What’s YOUR Ground Zero?

I’ve been reading Eckhart Tolle’s A New Earth and there’s a part near the beginning where he talks about how often great loss precedes an awakening. And this afternoon I watched a movie called The Moses Code, a Drew Hariot/James Twyman film about the power of the name of God – “I am that I am.” It’s filmed like The Secret – interwoven bits of interview with several different and recognizable New Age, self-help voices. One of the messages of the film is about how we’re all connected – all One.

There’s one gentleman in the film who talks about his experience of being at Ground Zero just moments after the Twin Towers fell and how that experience was completely transformational for him. Despite the horror of the moment and the days to come, what he took away from his presence in that place and time was a transcendent experience of Oneness that completely changed his sense of purpose and place in the world.

So these two intellectual inputs – the book and the film – coming to me in the same day hammered home to me that Cameron’s death was my own personal Ground Zero.

When I learned of his death, everything I thought was real and important – all the drama of our relationship, my identity as “Cameron’s Mom,” all my beliefs about what was fair and just, my notions about how life was supposed to work, all my hopes for the future – were completely stripped away. My orientation in space and time, my ego, my carefully constructed sense of self were all suddenly and totally gone. What was left in that moment, in the very instant after the jail death detectives told me he was dead, was a sense of unbelievable peace and unquestionable certainty that all was well.

It didn’t take too long for the moment to collapse and the pain and all the questions to fill the void left by the stripping away of my known universe. But somehow that underlying peace remained with me even through my most painful struggles to reconcile myself to the new world in which I found myself.

Today, after a few years of working through this loss, I have a much deeper understanding of connectedness. I understand how much more powerful love is than I had ever previously imagined. I have moments when I can wrap my mind around the concepts of everything being One and all time being Now. I know things now, viscerally and unquestionably, that I didn’t understand before.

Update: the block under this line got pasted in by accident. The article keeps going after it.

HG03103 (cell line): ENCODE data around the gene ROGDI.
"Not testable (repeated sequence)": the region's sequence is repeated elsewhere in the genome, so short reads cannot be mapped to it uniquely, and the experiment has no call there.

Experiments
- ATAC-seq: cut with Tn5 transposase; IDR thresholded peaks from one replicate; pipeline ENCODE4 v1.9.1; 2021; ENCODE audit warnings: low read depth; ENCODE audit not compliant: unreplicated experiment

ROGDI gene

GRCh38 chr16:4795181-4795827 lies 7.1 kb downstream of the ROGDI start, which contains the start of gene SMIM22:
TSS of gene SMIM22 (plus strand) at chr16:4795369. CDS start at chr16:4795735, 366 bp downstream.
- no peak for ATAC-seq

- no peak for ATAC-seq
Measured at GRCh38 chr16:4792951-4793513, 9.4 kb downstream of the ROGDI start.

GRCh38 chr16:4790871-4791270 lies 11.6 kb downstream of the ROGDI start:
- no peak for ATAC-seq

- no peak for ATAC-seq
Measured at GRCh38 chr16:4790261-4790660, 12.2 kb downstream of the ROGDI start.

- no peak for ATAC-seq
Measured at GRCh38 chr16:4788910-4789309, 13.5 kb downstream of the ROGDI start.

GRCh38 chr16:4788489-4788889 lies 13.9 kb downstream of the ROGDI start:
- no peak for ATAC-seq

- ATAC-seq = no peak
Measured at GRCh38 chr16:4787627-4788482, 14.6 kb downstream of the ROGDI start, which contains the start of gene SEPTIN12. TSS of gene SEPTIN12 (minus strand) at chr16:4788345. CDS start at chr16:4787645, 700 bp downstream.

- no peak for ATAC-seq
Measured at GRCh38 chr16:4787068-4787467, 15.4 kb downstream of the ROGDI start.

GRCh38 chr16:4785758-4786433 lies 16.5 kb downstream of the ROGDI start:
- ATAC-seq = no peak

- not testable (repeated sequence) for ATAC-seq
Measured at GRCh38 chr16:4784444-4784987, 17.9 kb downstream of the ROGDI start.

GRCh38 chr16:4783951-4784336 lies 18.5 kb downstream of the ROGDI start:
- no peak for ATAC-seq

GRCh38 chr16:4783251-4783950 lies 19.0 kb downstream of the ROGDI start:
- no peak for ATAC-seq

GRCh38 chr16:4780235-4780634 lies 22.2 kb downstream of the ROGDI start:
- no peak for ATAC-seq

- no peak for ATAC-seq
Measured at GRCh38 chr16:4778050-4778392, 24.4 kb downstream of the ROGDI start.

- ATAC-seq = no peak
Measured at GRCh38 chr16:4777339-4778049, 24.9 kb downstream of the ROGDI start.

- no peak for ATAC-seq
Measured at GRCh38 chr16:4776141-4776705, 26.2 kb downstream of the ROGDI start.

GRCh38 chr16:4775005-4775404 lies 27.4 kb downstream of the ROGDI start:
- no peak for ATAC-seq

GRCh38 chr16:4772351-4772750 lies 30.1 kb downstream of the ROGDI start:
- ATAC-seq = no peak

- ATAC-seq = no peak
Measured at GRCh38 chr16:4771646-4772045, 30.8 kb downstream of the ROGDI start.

My connection to the world has shifted. I spend much more time now feeling at peace than feeling worried. And when worry does rear its ugly head, I recognize it for what it is and I am able to release it much more easily than before. I can let go of things more easily – whether they be tangible, physical things or beliefs and perceptions. I am more willing to live with uncertainty and to take steps into the unknown with trust. I have discovered that my Ground Zero experience, the stripping away of everything, offered me the great gift of seeing beyond the illusion, the maya, the constructed reality in which we live. The stripping away of all my “givens” allowed me to choose how to recreate myself or, more accurately, to remember who I am.

So, I’m wondering, what’s your Ground Zero? Has anything ever happened in your life that stripped you so down to the bone that you had to begin to re-member yourself one limb, one muscle, one cell at a time?

I can tell you that the experience hurts like hell. I can tell you that it’s also an invitation to a far greater expression of yourself than you could ever have imagined. I can tell you that, despite the pain, it is a gift beyond measure.

Wishing You Peace on the Journey. . .

One thought on “What’s YOUR Ground Zero?

  • April 13, 2008 at 9:10 PM

    Losing my sweetie was my ground zero, and I looked into the abyss for a long time, unable to get my bearings. I never had that sense of peace upon hearing the news. It was an unimaginable horror to me that day, and even now, the memory of that moment can take the starch out of my knees.

    I have an uneasy, fragile knowing that all is well, that there is no losing this game called life, and in the end we will all end up the same place, in peace and love. What scares me is what pain in this life may lie ahead of me. Since A died, there are few things that actually do scare me, but they are there.

    I have to say, I admire your sense of purpose. I don’t know that I have that, other than to keep breathing and take life as it comes. I have no drive towards anything in particular, though, and sometimes I wish I did.


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